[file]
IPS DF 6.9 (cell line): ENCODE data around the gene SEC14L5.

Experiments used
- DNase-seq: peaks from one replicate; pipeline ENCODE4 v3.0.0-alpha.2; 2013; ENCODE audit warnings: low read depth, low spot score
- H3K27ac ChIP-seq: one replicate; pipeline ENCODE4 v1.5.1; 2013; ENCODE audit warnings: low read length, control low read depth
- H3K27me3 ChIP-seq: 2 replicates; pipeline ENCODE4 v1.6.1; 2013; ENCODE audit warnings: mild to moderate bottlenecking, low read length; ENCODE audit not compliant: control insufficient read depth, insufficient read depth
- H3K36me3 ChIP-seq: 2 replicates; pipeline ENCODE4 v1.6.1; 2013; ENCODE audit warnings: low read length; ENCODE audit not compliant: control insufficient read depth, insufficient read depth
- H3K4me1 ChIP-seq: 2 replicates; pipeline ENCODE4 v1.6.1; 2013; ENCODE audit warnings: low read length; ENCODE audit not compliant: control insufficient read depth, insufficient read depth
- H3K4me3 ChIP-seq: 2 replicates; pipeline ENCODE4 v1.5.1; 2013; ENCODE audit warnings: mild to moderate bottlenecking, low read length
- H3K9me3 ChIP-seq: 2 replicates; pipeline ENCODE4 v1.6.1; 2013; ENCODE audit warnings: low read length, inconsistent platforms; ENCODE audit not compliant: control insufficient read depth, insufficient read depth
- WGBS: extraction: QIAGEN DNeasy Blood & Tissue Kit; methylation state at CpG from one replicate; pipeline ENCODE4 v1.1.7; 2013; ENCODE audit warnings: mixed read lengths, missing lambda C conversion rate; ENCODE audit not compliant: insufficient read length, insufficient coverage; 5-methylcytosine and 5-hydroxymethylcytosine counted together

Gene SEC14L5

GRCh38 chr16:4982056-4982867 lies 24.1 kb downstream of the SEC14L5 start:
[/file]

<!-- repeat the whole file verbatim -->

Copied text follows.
IPS DF 6.9 (cell line): ENCODE data around the gene SEC14L5.

Experiments used
- DNase-seq: peaks from one replicate; pipeline ENCODE4 v3.0.0-alpha.2; 2013; ENCODE audit warnings: low read depth, low spot score
- H3K27ac ChIP-seq: one replicate; pipeline ENCODE4 v1.5.1; 2013; ENCODE audit warnings: low read length, control low read depth
- H3K27me3 ChIP-seq: 2 replicates; pipeline ENCODE4 v1.6.1; 2013; ENCODE audit warnings: mild to moderate bottlenecking, low read length; ENCODE audit not compliant: control insufficient read depth, insufficient read depth
- H3K36me3 ChIP-seq: 2 replicates; pipeline ENCODE4 v1.6.1; 2013; ENCODE audit warnings: low read length; ENCODE audit not compliant: control insufficient read depth, insufficient read depth
- H3K4me1 ChIP-seq: 2 replicates; pipeline ENCODE4 v1.6.1; 2013; ENCODE audit warnings: low read length; ENCODE audit not compliant: control insufficient read depth, insufficient read depth
- H3K4me3 ChIP-seq: 2 replicates; pipeline ENCODE4 v1.5.1; 2013; ENCODE audit warnings: mild to moderate bottlenecking, low read length
- H3K9me3 ChIP-seq: 2 replicates; pipeline ENCODE4 v1.6.1; 2013; ENCODE audit warnings: low read length, inconsistent platforms; ENCODE audit not compliant: control insufficient read depth, insufficient read depth
- WGBS: extraction: QIAGEN DNeasy Blood & Tissue Kit; methylation state at CpG from one replicate; pipeline ENCODE4 v1.1.7; 2013; ENCODE audit warnings: mixed read lengths, missing lambda C conversion rate; ENCODE audit not compliant: insufficient read length, insufficient coverage; 5-methylcytosine and 5-hydroxymethylcytosine counted together

Gene SEC14L5

GRCh38 chr16:4982056-4982867 lies 24.1 kb downstream of the SEC14L5 start: